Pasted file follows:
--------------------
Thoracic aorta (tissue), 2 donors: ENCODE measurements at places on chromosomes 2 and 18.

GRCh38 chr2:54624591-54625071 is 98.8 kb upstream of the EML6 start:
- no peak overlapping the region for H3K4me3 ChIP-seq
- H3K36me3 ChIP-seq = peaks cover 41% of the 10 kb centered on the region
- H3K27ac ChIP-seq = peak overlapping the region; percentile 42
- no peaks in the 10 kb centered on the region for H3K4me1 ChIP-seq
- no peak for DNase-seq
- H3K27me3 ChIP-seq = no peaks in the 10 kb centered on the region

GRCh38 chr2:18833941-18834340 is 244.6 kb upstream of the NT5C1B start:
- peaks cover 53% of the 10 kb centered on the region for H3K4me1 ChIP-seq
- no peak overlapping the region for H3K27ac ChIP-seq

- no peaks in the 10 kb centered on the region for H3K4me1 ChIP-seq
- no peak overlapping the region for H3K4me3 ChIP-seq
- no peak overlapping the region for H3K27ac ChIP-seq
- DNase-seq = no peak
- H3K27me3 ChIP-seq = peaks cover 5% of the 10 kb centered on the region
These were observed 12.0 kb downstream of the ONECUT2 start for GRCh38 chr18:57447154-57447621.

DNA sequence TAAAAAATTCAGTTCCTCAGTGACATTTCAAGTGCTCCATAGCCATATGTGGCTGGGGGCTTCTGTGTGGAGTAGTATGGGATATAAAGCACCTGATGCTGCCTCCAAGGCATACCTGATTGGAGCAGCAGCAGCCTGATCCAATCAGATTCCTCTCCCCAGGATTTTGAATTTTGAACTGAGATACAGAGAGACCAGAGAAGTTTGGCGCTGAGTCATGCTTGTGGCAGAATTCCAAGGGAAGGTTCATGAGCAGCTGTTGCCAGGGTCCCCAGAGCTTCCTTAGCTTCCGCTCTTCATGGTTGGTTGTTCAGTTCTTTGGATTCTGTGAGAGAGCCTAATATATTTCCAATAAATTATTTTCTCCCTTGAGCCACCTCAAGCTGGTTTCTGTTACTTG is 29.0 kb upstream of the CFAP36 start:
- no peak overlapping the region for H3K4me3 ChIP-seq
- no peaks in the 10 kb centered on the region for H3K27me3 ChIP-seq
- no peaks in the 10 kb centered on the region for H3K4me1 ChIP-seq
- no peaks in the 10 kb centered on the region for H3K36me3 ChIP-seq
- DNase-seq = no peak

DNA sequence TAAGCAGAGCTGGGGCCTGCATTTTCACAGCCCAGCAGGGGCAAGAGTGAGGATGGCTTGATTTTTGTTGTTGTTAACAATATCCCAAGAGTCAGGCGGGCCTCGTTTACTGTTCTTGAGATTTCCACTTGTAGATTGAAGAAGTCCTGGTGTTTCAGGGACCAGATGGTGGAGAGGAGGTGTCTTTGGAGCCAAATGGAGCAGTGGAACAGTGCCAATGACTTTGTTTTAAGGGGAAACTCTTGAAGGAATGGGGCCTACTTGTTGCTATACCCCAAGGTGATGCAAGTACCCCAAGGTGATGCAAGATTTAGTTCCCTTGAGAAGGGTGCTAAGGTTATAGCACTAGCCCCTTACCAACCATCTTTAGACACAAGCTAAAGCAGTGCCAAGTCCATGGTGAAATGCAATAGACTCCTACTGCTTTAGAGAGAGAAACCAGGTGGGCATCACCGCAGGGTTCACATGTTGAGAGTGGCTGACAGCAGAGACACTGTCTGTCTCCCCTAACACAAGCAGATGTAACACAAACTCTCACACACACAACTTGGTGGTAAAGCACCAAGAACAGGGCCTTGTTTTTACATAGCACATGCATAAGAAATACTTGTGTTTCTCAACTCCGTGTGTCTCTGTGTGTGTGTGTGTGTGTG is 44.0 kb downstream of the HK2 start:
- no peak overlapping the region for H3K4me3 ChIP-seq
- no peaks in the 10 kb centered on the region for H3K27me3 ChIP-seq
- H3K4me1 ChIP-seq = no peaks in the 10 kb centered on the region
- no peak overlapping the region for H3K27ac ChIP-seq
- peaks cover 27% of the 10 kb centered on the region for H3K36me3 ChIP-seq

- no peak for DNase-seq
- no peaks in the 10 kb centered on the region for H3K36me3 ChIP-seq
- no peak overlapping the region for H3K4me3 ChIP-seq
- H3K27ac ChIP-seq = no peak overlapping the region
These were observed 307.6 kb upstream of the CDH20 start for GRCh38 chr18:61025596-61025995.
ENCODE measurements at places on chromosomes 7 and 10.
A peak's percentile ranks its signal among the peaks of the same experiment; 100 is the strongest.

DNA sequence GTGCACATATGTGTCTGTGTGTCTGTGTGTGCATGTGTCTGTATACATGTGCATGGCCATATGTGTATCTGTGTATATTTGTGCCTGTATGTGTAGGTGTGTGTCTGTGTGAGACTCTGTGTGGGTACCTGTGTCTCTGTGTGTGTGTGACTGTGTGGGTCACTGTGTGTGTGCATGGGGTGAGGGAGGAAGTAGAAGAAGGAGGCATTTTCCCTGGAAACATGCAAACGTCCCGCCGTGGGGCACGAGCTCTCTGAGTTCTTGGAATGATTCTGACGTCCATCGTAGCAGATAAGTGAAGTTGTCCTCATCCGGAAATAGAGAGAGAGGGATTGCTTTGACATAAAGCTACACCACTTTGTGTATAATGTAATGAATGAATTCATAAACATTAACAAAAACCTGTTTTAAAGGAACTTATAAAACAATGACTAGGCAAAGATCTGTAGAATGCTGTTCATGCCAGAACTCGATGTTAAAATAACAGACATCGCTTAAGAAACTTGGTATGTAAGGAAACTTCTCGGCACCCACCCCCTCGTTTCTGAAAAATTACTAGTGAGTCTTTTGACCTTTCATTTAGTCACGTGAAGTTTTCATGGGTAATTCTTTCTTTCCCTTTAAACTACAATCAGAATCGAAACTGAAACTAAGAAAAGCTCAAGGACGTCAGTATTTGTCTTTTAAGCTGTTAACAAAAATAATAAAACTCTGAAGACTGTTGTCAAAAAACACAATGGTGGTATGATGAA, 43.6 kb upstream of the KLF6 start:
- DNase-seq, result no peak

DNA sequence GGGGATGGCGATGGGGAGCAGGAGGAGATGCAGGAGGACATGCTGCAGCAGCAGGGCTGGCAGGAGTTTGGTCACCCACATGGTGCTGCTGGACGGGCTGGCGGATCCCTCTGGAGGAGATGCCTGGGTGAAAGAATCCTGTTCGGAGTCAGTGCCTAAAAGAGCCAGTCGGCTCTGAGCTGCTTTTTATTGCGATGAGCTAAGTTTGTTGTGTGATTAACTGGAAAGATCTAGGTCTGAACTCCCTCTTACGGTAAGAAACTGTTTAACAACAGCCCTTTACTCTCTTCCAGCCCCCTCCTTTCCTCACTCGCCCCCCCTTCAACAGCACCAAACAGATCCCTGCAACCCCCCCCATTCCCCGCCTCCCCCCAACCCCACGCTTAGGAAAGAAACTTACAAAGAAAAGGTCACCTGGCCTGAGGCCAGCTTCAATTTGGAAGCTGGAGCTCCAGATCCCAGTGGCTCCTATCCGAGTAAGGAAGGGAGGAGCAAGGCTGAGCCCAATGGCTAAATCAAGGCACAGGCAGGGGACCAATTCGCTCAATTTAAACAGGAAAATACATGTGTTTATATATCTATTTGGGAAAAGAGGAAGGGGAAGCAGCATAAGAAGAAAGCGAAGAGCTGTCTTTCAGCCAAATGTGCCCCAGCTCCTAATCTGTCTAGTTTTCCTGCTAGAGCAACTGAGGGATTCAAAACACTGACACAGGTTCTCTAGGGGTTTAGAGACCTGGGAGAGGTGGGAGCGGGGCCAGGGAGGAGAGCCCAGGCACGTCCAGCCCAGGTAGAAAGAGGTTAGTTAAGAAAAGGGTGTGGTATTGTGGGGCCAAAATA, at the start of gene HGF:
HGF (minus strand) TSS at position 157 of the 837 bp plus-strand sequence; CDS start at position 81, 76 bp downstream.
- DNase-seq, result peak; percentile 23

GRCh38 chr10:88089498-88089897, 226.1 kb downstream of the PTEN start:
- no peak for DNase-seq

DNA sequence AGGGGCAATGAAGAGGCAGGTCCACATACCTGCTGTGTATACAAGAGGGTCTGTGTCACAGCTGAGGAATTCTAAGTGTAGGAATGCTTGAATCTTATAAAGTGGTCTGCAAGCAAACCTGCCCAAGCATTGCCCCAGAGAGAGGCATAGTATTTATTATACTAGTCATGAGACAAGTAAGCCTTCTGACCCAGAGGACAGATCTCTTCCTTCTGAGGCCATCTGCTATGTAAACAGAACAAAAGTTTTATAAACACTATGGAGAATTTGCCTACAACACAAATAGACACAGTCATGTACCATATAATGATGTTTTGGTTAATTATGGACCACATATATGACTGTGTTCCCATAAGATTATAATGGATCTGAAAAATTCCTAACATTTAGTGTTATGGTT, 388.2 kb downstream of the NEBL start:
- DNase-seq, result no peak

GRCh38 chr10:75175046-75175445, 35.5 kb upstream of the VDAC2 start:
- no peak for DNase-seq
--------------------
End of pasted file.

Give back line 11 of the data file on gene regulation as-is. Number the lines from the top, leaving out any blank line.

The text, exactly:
- no peak overlapping the region for H3K27ac ChIP-seq